Studying or working abroad can be a challenge. To help you navigate life and work in the Netherlands, we have collected some useful information and options for you about part-time work, legal regulations, internships and networks. This information is relevant if you're an EU student or a student from outside of the EU/EEA region.
The University of Amsterdam offers all of its international students a workshop that explains the Dutch labour market. Take part and get a head start on your graduate career in the Netherlands.
The International Talent Event Amsterdam (ITEA) is a unique opportunity to meet employers, gain insight into the international labour market in Amsterdam, build your network and propel yourself into your future career.
Although you can speak English with virtually everyone in the Netherlands, learning Dutch helps you to get to know the country and its culture on a deeper level.
Additionally, when looking for an internship, volunteer work or a (part-time) job, knowing Dutch is useful – sometimes it is even a requirement. Even if you start your career in an international company elsewhere, having foreign language skills is always a benefit.
There are several opportunities at the University of Amsterdam to improve your Dutch. Take a look at the options available and decide what works best for you.
If you are interested in a career in the Netherlands, you can find a lot of valuable information, workshops and even possible contacts via the Holland Alumni Network. The information covers things such as Dutch business culture and recruitment principles, as well as salary and taxation.
For international students, we offer a special programme that familiarises you with the Dutch work culture and teaches you important, specific skills that you need for a career in this country. Read the folder about the programme and keep an eye out for our Going Dutch workshops and events calendar.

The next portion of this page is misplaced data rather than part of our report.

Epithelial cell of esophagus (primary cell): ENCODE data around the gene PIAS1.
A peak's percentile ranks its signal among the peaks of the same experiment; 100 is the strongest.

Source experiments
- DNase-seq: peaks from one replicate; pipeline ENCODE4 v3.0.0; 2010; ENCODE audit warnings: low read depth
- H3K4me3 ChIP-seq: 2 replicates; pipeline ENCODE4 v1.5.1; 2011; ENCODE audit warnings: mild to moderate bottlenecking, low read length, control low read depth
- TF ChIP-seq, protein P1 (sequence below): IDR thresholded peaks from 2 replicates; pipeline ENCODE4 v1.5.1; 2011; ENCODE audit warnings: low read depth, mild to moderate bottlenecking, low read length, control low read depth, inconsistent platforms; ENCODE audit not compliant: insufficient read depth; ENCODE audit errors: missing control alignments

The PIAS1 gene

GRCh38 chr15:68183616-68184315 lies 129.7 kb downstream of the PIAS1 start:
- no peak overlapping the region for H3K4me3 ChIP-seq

If you are a student from a non-EU/EEA country, you’ll face some strict rules if you want to work in the Netherlands during your studies. Please familiarise yourself with the conditions you have to fulfil that apply to your specific situation.
If your study schedule allows it, you might be interested in a part-time job. Before you start looking, please read up on the UvA’s information on work permits. There is a maximum number of hours you are allowed to work as a non-EU student without a work permit. Do not exceed this limit, or the authorities will consider your residence permit invalid!
This may be the easiest way to find a student job in The Netherlands. Just enter a bar, restaurant or store and ask if they can use some extra help. Especially in big cities like Amsterdam, speaking Dutch isn't always necessary if you want to work at a bar, café, restaurant or shop.
Employment agencies have access to many vacancies. If you don’t speak Dutch, the recruitment website Undutchables may help you find the perfect job. You can also visit an employment agency like Randstad, YoungCapital or Tempo Team. Even though their websites are in Dutch, they do provide services to non-Dutch speakers.
After graduating from the UvA, international students can stay in the Netherlands to find a job. There are, of course, rules and regulations that you have to keep in mind.
If you want to find out what kind of internships you can do, have a look at our detailed internship page. You should also check the UvA’s page on work and internships for international students, and the additional requirements for non-EU/EEA students.
Where did previous international students do their internships?
Each semester, the University of Amsterdam welcomes over a thousand international students like you to Amsterdam. The International Student Network Amsterdam (ISN Amsterdam) helps you make the most out of your exchange by organising cultural and social activities.